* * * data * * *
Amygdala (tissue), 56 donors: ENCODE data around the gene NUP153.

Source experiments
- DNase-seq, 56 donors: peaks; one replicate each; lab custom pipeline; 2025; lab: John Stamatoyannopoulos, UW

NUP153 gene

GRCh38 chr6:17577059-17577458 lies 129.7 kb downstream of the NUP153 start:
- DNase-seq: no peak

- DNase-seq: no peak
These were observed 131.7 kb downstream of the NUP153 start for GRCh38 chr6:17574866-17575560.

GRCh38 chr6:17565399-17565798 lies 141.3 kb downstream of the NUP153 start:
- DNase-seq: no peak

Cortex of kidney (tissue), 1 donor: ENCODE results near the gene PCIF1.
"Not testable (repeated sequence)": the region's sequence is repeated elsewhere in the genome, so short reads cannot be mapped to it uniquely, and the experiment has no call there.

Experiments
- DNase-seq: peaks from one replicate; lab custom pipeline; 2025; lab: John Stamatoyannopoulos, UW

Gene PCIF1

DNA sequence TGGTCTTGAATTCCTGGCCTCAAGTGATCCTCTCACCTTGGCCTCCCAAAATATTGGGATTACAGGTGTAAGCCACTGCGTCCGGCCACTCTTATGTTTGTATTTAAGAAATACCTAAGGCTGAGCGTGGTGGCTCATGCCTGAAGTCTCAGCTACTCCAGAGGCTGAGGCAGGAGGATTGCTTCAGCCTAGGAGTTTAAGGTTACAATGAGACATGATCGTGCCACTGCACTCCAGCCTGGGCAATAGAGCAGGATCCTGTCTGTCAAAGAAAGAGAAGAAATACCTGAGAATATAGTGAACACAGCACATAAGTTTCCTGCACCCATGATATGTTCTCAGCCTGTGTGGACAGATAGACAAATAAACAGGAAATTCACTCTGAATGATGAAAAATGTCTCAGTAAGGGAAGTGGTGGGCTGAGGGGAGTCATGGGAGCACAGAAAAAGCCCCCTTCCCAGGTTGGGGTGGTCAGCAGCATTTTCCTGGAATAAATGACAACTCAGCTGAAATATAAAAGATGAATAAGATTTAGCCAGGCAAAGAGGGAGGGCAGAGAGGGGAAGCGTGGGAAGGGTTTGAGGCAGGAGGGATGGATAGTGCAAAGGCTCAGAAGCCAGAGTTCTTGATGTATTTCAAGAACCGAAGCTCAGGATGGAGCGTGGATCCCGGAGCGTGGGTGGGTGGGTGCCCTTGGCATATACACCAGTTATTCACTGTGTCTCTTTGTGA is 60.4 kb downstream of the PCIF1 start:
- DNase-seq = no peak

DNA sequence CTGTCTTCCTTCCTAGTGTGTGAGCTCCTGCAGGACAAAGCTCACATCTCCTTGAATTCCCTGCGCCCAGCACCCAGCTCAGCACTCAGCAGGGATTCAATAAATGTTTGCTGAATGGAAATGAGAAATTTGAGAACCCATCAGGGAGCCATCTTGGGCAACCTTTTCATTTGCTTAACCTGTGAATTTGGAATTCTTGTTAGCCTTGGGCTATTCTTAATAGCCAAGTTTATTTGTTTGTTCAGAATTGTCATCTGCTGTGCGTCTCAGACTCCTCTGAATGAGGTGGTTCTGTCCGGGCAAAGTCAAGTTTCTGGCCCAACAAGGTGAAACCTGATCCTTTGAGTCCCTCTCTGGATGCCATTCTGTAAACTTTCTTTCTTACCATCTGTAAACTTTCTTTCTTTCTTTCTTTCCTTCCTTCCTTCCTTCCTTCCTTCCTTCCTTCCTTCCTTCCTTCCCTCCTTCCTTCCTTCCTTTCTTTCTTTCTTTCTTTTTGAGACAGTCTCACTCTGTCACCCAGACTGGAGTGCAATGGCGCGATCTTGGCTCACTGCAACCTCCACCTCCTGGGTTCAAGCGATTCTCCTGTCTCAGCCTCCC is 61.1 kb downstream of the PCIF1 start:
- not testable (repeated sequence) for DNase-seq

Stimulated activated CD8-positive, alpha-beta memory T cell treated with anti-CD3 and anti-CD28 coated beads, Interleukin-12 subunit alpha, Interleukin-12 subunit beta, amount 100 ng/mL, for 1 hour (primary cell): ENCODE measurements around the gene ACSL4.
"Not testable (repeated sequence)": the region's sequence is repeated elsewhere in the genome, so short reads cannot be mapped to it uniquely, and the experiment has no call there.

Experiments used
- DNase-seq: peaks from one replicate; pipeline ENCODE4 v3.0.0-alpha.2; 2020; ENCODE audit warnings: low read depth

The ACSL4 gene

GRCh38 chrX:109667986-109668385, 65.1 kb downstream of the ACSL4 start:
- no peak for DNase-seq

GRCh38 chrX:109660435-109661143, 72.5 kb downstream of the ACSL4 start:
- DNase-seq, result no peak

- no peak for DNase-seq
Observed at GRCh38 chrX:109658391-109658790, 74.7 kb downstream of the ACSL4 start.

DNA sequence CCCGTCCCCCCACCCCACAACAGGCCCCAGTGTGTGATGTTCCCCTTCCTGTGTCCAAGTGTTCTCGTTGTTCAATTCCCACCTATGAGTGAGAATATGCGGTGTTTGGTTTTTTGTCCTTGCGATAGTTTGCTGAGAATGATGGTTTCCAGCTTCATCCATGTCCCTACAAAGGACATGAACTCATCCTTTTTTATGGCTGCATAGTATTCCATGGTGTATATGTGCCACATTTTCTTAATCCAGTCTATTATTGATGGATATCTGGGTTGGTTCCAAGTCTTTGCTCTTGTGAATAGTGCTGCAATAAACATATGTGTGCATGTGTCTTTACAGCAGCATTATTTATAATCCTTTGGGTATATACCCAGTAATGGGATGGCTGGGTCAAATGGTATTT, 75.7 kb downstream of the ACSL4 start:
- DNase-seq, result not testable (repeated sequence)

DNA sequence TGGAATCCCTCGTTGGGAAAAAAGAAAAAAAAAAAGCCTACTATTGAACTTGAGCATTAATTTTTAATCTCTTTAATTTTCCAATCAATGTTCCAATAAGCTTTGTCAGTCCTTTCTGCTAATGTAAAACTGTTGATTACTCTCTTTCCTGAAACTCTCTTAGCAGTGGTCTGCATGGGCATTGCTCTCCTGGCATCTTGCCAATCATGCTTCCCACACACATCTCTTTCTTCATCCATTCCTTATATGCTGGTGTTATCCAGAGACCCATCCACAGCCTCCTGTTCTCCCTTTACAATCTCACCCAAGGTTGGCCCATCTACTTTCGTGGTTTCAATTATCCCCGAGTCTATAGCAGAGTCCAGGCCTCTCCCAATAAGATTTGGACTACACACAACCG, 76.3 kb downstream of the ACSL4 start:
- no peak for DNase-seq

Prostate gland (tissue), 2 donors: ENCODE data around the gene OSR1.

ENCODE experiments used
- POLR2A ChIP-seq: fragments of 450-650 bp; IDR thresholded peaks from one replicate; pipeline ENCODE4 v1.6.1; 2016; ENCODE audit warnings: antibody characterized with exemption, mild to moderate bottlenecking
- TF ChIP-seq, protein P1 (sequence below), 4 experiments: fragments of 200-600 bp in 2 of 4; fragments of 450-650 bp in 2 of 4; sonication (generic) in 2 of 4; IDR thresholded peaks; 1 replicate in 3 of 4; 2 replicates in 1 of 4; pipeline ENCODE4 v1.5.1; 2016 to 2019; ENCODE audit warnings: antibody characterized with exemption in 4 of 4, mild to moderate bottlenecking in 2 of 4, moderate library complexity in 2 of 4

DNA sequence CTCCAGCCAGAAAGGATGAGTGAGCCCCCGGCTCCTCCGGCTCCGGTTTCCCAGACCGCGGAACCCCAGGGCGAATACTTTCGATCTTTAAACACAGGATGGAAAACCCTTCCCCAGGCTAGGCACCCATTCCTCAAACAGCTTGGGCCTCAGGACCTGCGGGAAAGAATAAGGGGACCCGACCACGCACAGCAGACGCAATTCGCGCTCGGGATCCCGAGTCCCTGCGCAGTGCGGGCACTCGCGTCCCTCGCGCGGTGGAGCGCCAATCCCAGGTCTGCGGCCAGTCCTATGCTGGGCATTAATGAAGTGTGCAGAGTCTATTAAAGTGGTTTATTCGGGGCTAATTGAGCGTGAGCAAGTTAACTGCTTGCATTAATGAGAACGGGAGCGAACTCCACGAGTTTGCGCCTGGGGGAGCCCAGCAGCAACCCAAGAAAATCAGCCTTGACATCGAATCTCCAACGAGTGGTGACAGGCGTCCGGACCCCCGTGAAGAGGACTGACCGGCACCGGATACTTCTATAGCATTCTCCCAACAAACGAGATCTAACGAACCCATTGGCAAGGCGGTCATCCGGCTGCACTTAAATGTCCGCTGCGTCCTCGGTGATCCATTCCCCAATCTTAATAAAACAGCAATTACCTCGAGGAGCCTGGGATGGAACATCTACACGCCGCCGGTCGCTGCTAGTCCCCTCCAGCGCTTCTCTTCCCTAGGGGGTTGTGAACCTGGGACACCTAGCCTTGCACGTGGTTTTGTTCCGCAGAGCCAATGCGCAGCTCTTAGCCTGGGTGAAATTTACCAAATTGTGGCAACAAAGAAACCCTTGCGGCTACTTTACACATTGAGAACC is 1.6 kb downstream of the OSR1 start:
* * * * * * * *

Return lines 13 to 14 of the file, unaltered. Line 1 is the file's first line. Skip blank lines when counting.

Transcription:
Experiments
- DNase-seq: peaks from one replicate; lab custom pipeline; 2025; lab: John Stamatoyannopoulos, UW